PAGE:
Part of the  

Chip Design Magazine


About  |  Contact



Organic Processors Offer Microwatt Applications

By John Blyler
The year was 1971. Intel had just introduced the first commercially available 4-bit microprocessor. Since that time, silicon-based semiconductors have ruled the world of electronics. Moore’s Law has successfully predicted the relentless march to ever high-performing and high-power microprocessors

At roughly the same time, work began on semiconductors of a different type—the organic kind. Because organic semiconductors rely on molecules, there would be intrinsically worse performers than silicon due to mobility of the carriers. However, what organic semiconductors lacked in clock speed would be compensated for in power consumption, material application advantages and, eventually, low cost manufacturability. This last benefit is important.

“The advantage of using organic semiconductors is that they can be applied over large surfaces by techniques of printing,” explained Jan Genoe, a researcher at Imec. “Silicon needs to be mono-crystalline, which implies that you must start with very pure material—typically not very flexible or bendable.”

By contrast, organic semiconductors can be deposited on any printable surface, such as a cardboard box. Genoe cites the example of a small microprocessor-based circuited printed onto a cookie box. Each time a cookie is taken from the box, the electronics could calculate how many calories have been consumed. A less appetizing but perhaps more useful application would be in medicine packages, where the electronics would trace when or if patients actually take their medicine.

In the past, such functionality has been demonstrated with organic circuits that perform basic analog-to-digital conversion (ADC) that provide a sensor readout, perhaps to an organic RFID tag. But now that same functionality can be performance with a low-power, low-performance microprocessor, which opens the door to more complex applications.

Recently Imec, Holst Centre and the Katholieke Universiteit Leuven reported the world-first functional 8-bit microprocessor made by organic thin-film transistors processed directly (i.e. without transfer) onto flexible plastic foil. Featuring more than 4,000 transistors, these microprocessors contain complex control logic and variable data paths. The microprocessor foil operates on supply voltages (VDD) between 10 and 20V at a clock frequency up to 6Hz. The power consumption of the microprocessor is typically 92µW at 10V supply voltage, which is ideal for low-performance applications.

But challenges remain. Genoe explains that, in principal, the processes are portable to commercial printing applications. That has yet to happen. The problem is one of resolution. Today’s printing technology allows print on one-tenth of a millimeter material. But 8-bit organic microprocessors need to be accurate up to 5 micron or 1/200th of a millimeter, notes Genoe. This means that current printing tools need to improve by a factor of 20 times.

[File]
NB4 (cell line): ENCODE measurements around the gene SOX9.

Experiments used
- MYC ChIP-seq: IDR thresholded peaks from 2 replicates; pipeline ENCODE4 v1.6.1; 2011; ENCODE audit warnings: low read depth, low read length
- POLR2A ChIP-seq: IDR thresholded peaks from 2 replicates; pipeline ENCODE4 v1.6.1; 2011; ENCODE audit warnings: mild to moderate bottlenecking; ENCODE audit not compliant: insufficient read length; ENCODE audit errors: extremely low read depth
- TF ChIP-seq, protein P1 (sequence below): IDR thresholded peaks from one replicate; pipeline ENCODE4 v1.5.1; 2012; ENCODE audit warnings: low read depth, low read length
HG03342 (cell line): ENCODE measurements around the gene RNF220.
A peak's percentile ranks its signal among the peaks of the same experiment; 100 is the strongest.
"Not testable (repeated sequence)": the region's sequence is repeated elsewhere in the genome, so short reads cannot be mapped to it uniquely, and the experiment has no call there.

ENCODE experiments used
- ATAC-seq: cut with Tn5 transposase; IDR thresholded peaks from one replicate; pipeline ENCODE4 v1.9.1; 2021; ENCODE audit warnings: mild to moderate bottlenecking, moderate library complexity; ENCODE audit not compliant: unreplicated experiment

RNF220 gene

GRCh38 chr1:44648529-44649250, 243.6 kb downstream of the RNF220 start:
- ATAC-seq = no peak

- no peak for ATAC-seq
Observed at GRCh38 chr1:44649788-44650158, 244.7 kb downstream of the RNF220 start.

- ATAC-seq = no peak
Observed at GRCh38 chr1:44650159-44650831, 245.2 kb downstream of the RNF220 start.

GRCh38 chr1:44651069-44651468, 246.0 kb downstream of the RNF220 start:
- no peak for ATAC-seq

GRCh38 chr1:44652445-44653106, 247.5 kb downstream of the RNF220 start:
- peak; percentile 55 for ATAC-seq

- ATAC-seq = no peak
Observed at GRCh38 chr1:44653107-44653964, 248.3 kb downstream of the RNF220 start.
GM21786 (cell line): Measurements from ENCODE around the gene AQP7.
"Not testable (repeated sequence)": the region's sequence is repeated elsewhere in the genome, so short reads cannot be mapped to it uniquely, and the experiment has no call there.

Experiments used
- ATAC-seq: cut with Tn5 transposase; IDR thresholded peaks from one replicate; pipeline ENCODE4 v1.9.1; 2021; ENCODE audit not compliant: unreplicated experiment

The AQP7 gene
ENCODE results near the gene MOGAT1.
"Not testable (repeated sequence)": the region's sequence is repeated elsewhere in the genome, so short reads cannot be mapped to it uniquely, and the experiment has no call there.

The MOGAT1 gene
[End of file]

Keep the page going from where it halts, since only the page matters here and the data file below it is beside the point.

While this goal is not impossible, it will be challenging for printers due to the bulk size and high-vibrational environment of most printing machines.

What is the roadmap for these organic computers? Genoe says that the next step, after proving the technology was feasible, is to collaborate with people in the printing industry. In terms of applications, another area being explored is the distribution of these very slow but extremely low power organic processors that communicate to one high-performance silicon processor. Such a heterogeneous processor network might include remote sensor and data-processing applications that feed back to a central server-grade computer.

Recent trends in embedded systems have shown the need for very-low-power, low-performance processors. The capability of manufacturing such devices on ordinary materials opens up a world of additional possibilities.

Tags: , , ,

One Response to “Organic Processors Offer Microwatt Applications”

  1. Memory Challenges In The Extreme | System-Level Design Says:

    [...] The challenge with flexible, organic-based memory materials is that the devices have significant cell-to-cell interference due to limitations of the memory structures within the plastic material. One solution to this problem involves the integration of transistor switches into the memory elements. Unfortunately, transistors built on plastic substrates (organic/oxide transistors) have such poor performance that they were unusable. But the team at KAIST solved the cell-to-cell interference issue by, “integrating a memristor with a high-performance single-crystal silicon transistor on flexible substrates.” Similar breakthroughs have been reported at IMEC, (see, “Organic Processors Offer Microwatt Applications.”) [...]

Leave a Reply

Extension Media websites place cookies on your device to give you the best user experience. By using our websites, you agree to placement of these cookies and to our Privacy Policy. Please click here to accept.